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Crucial role for human Toll-like receptor 4 in the development of contact allergy to nickel

Abstract

Allergies to nickel (Ni2+) are the most frequent cause of contact hypersensitivity (CHS) in industrialized countries. The efficient development of CHS requires both a T lymphocyte-specific signal and a proinflammatory signal. Here we show that Ni2+ triggered an inflammatory response by directly activating human Toll-like receptor 4 (TLR4). Ni2+-induced TLR4 activation was species-specific, as mouse TLR4 could not generate this response. Studies with mutant TLR4 proteins revealed that the non-conserved histidines 456 and 458 of human TLR4 are required for activation by Ni2+ but not by the natural ligand lipopolysaccharide. Accordingly, transgenic expression of human TLR4 in TLR4-deficient mice allowed efficient sensitization to Ni2+ and elicitation of CHS. Our data implicate site-specific human TLR4 inhibition as a potential strategy for therapeutic intervention in CHS that would not affect vital immune responses.

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Figure 1: Activation of primary cells by the contact allergen Ni2+ requires MyD88–human TLR4.
Figure 2: Proinflammatory gene expression by Ni2+ requires human TLR4 and its co-receptor human MD2.
Figure 3: Ni2+-induced gene expression requires sequence motifs that are present in human TLR4 but not in mouse TLR4.
Figure 4: Non-conserved histidines in human TLR4 (hTLR4) provide a potential binding site for Ni2+.
Figure 5: Histidines H456 and H458 in human TLR4 (hTLR4) are required for Ni2+-induced proinflammatory gene expression.
Figure 6: Transgenic expression of human TLR4 in TLR4-deficient mice confers susceptibility to Ni2+ and allows induction of contact hypersensitivity.

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GenBank/EMBL/DDBJ

NCBI Reference Sequence

Protein Data Bank

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Acknowledgements

We thank M. Muroi (National Institute of Health Sciences, Tokyo) for hMD2 and mMD2 expression constructs; A.M. Hajjar (Department of Immunology, University of Washington Medical School) for expression constructs for chimeric TLR4; A. Poltorak and B. Beutler (Scripps Research Institute, La Jolla, CA) for the BAC clone containing TLR4; B. Kanzler (Max-Planck-Institute for Immunobiology, Freiburg, Germany) for help in generating transgenic mice; and N. Schmidt, A. Huß, R. Alt, S. Sole, J. Ippisch and A. Meier for technical assistance. Supported by the Landesstiftung Baden-Württemberg (P-LS-AL2/07 to M.G. and M.S.), the Deutsche Forschungsgemeinschaft (GO 811/1-3 to M.G. and SPP 1110, project Fr 448/4 to M.A.F.) and the European Commission (LSHB-CT-2005-018681 to S.F.M.).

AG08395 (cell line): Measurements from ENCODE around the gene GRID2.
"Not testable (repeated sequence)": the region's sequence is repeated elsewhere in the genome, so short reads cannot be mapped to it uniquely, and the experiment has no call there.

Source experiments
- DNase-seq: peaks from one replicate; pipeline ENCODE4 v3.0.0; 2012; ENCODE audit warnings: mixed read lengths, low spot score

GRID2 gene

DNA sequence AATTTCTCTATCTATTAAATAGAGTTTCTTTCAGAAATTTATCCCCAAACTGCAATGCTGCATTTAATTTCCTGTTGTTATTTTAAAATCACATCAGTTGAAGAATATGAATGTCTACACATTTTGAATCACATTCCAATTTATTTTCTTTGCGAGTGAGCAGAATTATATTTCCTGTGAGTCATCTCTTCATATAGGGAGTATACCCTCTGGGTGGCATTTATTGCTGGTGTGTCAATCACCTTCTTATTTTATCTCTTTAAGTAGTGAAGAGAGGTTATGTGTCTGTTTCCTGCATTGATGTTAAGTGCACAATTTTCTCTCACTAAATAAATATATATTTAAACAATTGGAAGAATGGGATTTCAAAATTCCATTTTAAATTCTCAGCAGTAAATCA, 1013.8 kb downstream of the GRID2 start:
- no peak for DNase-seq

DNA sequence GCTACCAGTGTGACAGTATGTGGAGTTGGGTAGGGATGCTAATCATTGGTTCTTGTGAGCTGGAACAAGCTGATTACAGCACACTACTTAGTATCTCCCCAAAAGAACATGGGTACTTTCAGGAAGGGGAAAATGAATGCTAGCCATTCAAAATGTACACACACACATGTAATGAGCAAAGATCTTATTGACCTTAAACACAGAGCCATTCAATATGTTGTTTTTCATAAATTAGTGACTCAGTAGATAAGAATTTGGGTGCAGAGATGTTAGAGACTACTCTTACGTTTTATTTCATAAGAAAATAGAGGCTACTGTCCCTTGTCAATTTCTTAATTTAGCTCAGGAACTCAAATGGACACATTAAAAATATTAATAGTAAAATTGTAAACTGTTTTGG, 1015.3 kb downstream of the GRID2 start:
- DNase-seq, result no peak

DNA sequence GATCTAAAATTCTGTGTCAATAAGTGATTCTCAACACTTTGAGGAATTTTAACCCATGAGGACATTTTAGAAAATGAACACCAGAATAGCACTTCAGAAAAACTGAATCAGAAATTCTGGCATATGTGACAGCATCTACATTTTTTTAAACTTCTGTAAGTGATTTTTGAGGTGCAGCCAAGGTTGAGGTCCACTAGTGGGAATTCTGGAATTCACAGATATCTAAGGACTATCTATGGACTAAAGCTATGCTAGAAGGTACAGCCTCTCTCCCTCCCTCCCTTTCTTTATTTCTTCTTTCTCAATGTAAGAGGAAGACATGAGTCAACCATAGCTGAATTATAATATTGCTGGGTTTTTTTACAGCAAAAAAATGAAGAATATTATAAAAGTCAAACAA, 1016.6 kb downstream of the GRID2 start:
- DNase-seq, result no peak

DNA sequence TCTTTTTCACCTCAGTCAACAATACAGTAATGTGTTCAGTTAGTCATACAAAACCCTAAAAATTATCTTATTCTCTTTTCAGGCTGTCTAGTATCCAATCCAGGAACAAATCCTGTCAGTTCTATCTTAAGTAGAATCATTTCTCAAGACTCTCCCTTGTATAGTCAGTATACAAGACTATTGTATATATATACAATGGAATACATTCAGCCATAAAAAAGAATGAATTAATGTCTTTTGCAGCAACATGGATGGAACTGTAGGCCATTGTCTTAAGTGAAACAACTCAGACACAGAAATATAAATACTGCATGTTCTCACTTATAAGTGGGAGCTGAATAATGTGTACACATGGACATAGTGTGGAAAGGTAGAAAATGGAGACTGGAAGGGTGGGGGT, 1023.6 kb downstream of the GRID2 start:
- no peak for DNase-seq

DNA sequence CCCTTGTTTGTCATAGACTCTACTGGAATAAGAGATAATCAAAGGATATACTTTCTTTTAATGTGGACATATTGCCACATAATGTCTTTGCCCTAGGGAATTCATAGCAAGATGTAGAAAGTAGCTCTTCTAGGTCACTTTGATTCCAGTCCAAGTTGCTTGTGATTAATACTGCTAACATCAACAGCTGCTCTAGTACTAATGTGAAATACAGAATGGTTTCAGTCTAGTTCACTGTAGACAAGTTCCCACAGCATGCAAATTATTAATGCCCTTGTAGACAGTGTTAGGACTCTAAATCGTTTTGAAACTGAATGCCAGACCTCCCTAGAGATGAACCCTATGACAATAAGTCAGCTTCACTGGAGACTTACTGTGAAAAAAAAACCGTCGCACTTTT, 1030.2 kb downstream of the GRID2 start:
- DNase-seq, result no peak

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M.S., B.R., V.M., T.V., G.F., S.T., S.K., C.K., P.J.N., S.F.M. and M.A.F. performed the experiments. M.S., C.G., J.R., A.S., S.F.M., M.A.F. and M.G. designed the experiments and analyzed the data. M.G., M.S., S.F.M., A.S. and M.A.F. wrote the paper. M.G. managed the project and had overall responsibility for data interpretation and writing the manuscript. All authors discussed and commented on the manuscript.

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Correspondence to Matthias Goebeler.

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Schmidt, M., Raghavan, B., Müller, V. et al. Crucial role for human Toll-like receptor 4 in the development of contact allergy to nickel. Nat Immunol 11, 814–819 (2010). https://doi.org/10.1038/ni.1919

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